Real Prairie Dogs

Yes, these are real Prairie Dogs! There is a colony of them living in the field next to the RV Park we stayed at in Clovis. New Mexico!

Bye for now Y’all

Monday, March 24, 2008

Carlsbad Caverns Revisited

Carlsbad Caverns has 2 self-guided tours where you walk at your own pace and listen to a hand held wand and 6 Ranger led tours that go to other parts of the cavern that are either more fragile or more extreme than the self-guided tours. The 2 self-guides tours do not require reservations and are pretty much like any other nature hike except you are underground.

The 6 ranger led hikes vary from the Kings Palace tour which takes 75 people and depending on the season is done 2 to 4 times per day, to the Spider Cave Tour which only takes 10 people and is held once a week. The Spider Cave Tour has the following statements on the web page “Participants will hike a half mile down beautiful Garden Grove Canyon to get to the cave, where excessive crawling and climbing will ensue. Highlights of this tour include the Mace Room, Medusa Room, and Cactus Spring, as well as a stunning variety of cave formations and dirty cave crawls. This trip is not recommended for anyone with a fear of enclosed spaces, heights, or getting a little cave dirt in your ears.” and “Hiking boots or other sturdy shoes, 4 AA batteries, soft knee pads, cotton or leather gloves, long pants and water for the hike are also required. (The park provides hardhats and headlamps.)”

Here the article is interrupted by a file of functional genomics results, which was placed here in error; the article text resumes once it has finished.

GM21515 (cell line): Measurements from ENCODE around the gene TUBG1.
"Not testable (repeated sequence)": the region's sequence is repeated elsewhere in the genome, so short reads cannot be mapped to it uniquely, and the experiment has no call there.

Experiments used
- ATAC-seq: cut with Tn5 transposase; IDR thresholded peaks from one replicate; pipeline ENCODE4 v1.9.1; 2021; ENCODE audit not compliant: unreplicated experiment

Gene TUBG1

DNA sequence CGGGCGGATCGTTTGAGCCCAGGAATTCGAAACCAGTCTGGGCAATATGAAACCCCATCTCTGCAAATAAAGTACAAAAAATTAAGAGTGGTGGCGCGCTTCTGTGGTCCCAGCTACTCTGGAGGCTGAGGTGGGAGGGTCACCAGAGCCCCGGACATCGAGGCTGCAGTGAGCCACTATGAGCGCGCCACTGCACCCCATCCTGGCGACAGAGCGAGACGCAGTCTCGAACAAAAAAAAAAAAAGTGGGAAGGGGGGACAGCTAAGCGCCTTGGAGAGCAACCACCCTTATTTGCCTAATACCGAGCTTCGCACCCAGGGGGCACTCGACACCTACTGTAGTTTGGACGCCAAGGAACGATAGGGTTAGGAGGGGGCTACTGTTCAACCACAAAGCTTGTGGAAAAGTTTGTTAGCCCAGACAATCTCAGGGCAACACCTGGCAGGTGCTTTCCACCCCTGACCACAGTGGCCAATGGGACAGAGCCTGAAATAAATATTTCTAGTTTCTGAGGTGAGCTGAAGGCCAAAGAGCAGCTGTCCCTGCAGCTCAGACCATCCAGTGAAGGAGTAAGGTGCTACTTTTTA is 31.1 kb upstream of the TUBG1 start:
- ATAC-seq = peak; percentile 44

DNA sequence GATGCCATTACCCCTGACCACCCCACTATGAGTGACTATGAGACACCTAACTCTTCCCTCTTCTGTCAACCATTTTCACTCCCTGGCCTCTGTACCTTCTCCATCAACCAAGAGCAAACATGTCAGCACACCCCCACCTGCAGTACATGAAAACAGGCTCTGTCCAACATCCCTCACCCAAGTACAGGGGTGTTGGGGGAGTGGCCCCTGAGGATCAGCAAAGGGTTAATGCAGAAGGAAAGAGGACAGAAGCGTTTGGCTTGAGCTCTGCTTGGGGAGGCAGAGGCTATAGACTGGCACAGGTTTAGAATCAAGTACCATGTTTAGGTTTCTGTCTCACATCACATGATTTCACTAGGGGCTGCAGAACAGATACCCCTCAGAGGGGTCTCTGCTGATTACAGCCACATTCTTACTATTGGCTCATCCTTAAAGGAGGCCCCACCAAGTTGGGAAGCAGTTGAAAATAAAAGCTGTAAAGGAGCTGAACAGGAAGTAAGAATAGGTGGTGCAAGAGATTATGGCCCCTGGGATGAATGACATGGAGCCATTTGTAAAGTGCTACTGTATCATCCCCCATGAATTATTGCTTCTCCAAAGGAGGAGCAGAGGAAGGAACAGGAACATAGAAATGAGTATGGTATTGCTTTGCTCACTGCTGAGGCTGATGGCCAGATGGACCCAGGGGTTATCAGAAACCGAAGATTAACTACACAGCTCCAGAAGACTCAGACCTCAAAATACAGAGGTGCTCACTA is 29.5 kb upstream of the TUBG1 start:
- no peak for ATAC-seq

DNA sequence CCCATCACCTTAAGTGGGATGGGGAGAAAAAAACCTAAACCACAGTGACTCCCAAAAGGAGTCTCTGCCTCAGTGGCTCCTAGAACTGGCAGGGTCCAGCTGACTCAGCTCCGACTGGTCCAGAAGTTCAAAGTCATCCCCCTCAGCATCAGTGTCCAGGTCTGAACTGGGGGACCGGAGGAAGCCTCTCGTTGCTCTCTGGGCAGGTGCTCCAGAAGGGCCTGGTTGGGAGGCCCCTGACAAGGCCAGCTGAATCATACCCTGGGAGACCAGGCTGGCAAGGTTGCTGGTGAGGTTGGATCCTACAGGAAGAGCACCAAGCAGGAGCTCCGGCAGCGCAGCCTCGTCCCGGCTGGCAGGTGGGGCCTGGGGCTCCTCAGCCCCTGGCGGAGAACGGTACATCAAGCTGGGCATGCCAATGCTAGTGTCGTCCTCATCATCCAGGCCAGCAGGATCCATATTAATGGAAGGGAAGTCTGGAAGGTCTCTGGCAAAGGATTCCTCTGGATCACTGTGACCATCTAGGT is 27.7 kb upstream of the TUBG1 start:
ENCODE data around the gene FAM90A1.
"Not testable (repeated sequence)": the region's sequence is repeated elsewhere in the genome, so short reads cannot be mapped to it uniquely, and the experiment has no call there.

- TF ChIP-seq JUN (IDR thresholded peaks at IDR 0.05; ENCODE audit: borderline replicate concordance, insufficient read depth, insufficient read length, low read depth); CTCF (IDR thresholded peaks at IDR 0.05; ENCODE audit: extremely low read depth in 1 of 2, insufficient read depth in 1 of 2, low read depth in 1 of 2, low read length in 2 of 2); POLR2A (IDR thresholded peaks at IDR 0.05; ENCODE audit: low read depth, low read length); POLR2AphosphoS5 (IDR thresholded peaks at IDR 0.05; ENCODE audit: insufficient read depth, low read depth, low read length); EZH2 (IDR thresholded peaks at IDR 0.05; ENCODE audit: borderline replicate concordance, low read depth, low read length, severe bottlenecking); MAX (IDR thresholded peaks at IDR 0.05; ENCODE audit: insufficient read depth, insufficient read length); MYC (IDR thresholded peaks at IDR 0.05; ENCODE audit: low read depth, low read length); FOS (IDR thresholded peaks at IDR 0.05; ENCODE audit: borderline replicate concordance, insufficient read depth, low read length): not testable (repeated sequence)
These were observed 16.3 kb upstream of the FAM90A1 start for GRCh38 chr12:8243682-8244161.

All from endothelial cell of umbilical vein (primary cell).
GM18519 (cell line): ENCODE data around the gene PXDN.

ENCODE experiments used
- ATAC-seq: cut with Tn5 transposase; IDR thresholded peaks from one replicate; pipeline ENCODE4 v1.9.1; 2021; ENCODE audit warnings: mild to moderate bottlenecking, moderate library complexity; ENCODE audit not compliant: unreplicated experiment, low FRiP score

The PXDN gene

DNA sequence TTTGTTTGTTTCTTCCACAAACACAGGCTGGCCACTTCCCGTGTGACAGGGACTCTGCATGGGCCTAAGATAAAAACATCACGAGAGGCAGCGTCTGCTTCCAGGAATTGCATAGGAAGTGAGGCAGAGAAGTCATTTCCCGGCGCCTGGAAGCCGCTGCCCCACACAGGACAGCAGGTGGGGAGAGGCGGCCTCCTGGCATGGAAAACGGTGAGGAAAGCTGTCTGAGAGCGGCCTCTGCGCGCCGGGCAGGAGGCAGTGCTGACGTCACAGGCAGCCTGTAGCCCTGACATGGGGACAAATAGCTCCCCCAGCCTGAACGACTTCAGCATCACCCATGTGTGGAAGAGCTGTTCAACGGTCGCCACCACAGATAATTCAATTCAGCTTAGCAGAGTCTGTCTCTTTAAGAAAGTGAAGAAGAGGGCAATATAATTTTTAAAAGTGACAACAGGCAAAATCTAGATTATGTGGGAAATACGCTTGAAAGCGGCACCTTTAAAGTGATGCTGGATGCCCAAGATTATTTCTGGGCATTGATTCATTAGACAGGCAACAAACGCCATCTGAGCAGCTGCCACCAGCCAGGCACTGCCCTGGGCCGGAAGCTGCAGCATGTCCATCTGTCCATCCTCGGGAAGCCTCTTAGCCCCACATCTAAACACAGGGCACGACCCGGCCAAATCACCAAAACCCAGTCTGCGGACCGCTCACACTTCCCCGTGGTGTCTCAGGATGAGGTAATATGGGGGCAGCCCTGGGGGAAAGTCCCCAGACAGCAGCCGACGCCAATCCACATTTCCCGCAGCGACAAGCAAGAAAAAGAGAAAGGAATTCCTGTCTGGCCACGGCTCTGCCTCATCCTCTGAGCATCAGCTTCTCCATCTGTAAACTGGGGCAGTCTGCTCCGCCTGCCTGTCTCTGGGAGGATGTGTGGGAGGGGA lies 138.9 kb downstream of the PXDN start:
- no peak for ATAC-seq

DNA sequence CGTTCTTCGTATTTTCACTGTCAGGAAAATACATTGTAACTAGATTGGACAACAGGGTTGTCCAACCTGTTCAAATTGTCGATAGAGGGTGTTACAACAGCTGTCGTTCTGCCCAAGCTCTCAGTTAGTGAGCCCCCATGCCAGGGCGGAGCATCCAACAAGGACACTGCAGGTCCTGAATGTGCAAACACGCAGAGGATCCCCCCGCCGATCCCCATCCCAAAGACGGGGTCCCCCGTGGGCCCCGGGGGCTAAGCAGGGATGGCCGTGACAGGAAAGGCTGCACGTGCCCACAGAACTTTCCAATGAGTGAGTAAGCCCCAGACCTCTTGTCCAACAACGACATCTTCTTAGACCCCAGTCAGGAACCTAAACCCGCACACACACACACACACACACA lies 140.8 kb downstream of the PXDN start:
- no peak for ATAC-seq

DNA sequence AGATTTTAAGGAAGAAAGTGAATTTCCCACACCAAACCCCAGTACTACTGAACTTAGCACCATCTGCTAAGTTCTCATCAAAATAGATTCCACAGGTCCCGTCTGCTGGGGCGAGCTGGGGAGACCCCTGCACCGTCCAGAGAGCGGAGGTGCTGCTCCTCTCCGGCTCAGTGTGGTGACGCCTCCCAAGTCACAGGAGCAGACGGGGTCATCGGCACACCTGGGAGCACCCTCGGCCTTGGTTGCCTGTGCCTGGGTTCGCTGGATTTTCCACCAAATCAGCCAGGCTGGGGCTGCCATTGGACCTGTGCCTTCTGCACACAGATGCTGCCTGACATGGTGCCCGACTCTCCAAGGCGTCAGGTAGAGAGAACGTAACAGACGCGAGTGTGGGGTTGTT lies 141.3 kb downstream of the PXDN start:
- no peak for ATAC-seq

Here is a group we past beginning the Lower Cave Tour. The web site for the Lower Cave Tour includes this statement “Ladders at the entrance to Lower Cave sometimes cause participants to back out. If you have a fear of heights or difficulties with ladders, you may wish to consider visiting Left Hand Tunnel instead.” Note the rope the Ranger is holding; this is the rope used to get down to the ladders. They use this rope to lower themselves down to a passage at the beginning of the tour and then use the same rope to pull themselves back up the slope when they get back.